The classical theory of electrodynamics can indeed be written as a geometrical theory in a similar way to general relativity. As it happens there is a question and answer addressing just this, but it's in the Maths SE: Electrodynamics in general spacetime.
Classical electrodynamics is an example of a class of theories called classical Yang-Mills gauge theories, though Maxwell didn't realise this as the Yang-Mills theories were first described in 1954. These are geometric theories like general relativity, though note that GR is not a Yang-Mills theory - if it was we'd probably have quantised it by now. There are various introductions to Yang-Mills theory around, and a quick Google found this introduction (350KB PDF) that seems pretty good. The theories use a curvature tensor, though this is different to the Riemann tensor used in GR.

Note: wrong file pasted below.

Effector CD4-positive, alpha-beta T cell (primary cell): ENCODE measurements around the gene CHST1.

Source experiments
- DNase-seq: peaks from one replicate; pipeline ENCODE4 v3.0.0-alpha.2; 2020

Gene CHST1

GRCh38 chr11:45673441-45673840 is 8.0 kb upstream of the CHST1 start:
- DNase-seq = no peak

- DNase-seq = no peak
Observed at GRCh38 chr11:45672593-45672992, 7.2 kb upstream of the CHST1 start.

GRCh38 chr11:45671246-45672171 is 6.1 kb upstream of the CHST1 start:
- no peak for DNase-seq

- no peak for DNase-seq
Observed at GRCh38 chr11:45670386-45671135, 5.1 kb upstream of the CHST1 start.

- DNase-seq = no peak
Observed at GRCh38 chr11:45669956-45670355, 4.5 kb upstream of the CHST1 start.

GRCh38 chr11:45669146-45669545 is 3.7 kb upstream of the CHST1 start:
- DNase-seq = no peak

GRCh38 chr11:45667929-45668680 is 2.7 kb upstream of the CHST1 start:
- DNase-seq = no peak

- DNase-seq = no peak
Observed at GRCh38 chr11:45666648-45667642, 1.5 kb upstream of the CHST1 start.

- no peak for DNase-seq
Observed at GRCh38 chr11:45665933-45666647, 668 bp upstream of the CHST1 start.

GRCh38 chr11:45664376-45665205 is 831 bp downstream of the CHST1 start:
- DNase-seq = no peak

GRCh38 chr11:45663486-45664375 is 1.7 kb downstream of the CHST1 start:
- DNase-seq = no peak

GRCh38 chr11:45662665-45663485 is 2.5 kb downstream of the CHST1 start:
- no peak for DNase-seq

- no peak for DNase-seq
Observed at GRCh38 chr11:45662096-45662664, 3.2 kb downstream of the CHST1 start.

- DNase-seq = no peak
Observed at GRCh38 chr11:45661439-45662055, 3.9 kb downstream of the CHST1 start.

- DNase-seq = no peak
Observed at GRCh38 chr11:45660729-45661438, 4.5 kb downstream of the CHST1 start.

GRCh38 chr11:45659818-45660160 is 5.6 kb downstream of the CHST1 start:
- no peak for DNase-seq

Quantising the Yang-Mills classical theory gives quantum electrodynamics i.e. the quantum field theory describing electrodynamics. The weak and strong forces are also quantum Yang-Mills theories, though in these two cases there is no useful classical theory.
Christoph points out in a comment that there is an alternative route to a geometric theory of electrodynamics. In 1919 Theodor Kaluza pointed out that if general relativity was formulated in 5 dimensions (4 space and 1 time) the theory incorporated electrodynamics. This approach was built upon by Oskar Klein and is now known as Kaluza-Klein theory. However the theory requires there to be extra dimensions of space, and in any case the electrodynamic bit of the theory is really a Yang-Mills theory in disguise.